AAT Bioquest

What is the difference between negative control and baseline for flow cytometry calcium assays?

Posted February 2, 2024


A negative control refers to when a sample is designed to have little to no response in terms of the measured factor (in this case calcium signaling). The negative control in a flow cytometry experiment should consist of cells which do not have the specific target protein or antigen. Ideally, these cells would be from a knockout cell line. The negative control cells are treated in the same way as the cells in the main study and subjected to the same experimental conditions. The negative control is used to define specific regions in the data (known as gating regions) and to distinguish between cells that show a positive response and those that don't.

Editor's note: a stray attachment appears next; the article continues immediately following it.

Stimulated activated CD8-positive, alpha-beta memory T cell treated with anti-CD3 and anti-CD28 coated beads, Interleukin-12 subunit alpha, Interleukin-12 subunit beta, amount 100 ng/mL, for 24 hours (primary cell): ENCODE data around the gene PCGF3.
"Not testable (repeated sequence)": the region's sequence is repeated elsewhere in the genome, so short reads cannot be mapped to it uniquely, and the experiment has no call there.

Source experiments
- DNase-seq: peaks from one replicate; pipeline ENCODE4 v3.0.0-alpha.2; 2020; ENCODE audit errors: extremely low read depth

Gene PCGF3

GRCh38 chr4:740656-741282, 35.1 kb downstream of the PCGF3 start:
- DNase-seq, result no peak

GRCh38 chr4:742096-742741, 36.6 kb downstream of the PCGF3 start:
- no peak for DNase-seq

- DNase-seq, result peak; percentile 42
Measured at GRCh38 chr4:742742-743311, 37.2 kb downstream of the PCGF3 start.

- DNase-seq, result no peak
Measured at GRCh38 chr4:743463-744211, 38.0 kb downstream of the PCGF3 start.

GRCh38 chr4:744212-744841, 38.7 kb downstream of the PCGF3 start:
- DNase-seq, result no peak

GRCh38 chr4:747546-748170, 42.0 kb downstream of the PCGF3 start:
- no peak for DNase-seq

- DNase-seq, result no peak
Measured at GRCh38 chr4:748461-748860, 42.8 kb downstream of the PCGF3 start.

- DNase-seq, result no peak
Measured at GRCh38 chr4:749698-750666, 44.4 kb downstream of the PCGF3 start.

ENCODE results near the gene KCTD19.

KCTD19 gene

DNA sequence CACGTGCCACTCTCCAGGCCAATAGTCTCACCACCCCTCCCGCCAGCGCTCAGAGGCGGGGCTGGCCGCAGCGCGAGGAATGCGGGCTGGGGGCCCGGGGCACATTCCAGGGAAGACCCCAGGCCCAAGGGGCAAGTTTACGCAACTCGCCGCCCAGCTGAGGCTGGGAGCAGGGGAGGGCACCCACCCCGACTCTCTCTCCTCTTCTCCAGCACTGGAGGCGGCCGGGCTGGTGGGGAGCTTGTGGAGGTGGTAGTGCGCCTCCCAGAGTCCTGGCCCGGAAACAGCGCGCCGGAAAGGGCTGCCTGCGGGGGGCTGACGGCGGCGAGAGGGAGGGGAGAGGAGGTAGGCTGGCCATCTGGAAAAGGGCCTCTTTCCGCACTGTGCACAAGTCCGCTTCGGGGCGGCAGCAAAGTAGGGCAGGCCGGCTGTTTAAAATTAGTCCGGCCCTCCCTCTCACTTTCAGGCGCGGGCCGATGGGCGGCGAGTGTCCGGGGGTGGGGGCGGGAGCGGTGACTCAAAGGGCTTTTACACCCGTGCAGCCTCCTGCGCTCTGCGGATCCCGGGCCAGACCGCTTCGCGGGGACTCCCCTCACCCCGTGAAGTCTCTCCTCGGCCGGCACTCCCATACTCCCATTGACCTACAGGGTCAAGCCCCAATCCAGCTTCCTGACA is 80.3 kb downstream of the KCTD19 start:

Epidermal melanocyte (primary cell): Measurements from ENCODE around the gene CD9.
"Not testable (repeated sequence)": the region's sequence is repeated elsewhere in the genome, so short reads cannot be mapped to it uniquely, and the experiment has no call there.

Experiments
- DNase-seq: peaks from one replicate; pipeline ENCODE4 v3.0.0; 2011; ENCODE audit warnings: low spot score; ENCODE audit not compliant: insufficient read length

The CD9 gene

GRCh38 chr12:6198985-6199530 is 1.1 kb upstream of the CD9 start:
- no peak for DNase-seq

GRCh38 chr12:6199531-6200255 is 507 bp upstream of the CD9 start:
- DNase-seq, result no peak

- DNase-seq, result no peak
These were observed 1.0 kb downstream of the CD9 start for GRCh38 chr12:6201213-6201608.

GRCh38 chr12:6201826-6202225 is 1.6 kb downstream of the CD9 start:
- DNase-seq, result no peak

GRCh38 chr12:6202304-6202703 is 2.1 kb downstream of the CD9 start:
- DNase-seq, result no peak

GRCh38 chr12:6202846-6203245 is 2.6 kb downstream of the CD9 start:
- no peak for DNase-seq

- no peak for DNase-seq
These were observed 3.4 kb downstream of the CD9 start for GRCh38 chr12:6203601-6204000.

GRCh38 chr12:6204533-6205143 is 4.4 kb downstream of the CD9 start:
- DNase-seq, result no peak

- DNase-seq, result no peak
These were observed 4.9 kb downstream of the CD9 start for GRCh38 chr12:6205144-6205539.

On the other hand, the baseline is the initial measurement taken before any experimental alterations, serving as a marker for analyzing changes in the measured parameter over time or in response to stimuli. Setting a baseline allows researchers to see how calcium levels change over time or in response to certain treatments. It serves as a starting point for comparison, helping to understand the impact of experimental manipulations on the measured parameter.

Additional resources

Flow Cytometry: An Overview

Calcium Indicators

Cal-520®, AM